O sweet love.
Amid today's countertenor boom, Canadian Daniel Taylor seems happiest simply to make a beautiful sound. His pure, clean voice is something he deploys almost instrumentally, tracing a delicate, sweet vocal line. In this recital of music by John Dowland and William Byrd, Taylor's singing is interspersed with instrumental selections played by the viola da gamba duo Les Voix Humaines (Susie Napper and Margaret Little), or by Stephen Stubbs on the lute. In the end, there is a homogeneity between Taylor's use of his human instrument and his colleagues' use of their man-made instruments. In fact, with their slightly more aggressive approach and greater interpretive imagination, Les Voix Humaines achieve a more exciting expressiveness. Nothing that is sung on this CD is as dramatic or as memorable as the duo's instrumental interpretation of Byrd's "The Bells."
Taylor's range and potential are not well represented in this recording. He seems to have little to offer in this repertoire beyond a passive prettiness. Almost every song sounds the same: an even, careful, distanced utterance. The texts themselves count for little, and in a song like Byrd's "Ah Silly Soul," you'd be seriously challenged to grasp more than two consecutive words. These quite sharply differentiated songs are whitewashed into a series of bland vocalises. It would probably be vexatious to point to American countertenor David Daniels as an artist who has found a way to infuse what is in essence an artificial instrument with passionate urgency and verbal acuteness. But the difference is crucial, and in other contexts, Taylor has shown that he knows, and can respond to, the difference.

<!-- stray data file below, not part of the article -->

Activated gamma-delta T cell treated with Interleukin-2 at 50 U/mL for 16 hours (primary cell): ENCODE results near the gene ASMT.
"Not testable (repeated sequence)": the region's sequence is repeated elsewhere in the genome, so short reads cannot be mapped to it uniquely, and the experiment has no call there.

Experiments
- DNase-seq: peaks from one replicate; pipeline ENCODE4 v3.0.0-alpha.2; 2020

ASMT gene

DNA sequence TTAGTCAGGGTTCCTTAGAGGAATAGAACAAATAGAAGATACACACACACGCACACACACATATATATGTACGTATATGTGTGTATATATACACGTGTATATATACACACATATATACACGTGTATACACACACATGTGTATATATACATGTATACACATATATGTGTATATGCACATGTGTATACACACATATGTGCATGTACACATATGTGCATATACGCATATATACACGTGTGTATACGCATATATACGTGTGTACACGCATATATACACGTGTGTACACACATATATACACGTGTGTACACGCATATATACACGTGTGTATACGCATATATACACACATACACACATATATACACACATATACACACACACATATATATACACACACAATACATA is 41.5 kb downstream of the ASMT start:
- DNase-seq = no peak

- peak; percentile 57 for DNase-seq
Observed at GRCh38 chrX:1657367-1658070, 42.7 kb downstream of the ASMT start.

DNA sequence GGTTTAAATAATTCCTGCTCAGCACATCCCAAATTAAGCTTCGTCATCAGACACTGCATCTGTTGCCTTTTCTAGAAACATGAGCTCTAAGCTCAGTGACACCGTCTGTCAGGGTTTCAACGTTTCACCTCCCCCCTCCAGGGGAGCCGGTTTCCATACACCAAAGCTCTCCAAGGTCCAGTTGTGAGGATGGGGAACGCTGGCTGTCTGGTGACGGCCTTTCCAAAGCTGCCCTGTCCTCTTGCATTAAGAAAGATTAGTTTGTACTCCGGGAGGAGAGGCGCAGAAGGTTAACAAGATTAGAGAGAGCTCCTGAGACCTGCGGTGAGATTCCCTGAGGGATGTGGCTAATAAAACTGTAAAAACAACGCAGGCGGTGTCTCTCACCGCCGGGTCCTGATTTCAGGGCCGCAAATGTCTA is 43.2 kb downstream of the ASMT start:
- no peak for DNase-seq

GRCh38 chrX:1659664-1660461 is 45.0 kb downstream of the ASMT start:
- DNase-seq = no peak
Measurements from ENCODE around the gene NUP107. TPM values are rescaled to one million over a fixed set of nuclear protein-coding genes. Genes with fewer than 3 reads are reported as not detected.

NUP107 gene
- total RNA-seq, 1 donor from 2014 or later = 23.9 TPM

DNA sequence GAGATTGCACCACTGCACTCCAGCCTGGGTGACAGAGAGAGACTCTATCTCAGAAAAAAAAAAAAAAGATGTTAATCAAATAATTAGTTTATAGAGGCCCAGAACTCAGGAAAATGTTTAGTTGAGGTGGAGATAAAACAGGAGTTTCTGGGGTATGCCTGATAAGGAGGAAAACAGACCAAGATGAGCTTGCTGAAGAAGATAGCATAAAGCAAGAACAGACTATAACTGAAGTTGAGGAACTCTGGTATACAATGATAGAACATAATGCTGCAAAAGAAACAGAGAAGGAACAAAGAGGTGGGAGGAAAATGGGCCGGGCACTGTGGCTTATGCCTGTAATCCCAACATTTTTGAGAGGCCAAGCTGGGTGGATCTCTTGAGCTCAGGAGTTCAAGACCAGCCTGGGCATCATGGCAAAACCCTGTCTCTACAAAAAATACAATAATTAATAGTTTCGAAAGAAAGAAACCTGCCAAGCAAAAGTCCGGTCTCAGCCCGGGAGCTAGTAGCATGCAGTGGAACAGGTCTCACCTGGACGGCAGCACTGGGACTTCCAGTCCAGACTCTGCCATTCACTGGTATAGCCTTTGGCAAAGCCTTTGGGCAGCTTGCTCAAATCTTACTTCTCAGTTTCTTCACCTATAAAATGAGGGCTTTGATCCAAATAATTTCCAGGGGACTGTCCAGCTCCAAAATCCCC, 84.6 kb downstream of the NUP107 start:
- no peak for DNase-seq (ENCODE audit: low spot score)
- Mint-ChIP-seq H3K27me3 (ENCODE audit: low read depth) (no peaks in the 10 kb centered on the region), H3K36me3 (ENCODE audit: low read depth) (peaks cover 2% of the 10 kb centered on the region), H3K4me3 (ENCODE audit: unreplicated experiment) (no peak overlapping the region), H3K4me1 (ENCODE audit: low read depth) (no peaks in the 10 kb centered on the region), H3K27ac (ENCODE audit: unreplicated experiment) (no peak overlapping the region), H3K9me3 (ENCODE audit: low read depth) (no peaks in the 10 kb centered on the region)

It may be that the very concept of this CD--and there are many others like it--works against Taylor. There is a danger of mass-produced early-music Muzak in releases like O Sweet Love, in which there seems no greater aim than to lay down a gentle, uninsistent background of antique sounds. Do we really need Elizabethan Easy Listening?
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|Article Type:||Sound Recording Review|
|Date:||Jun 22, 2001|
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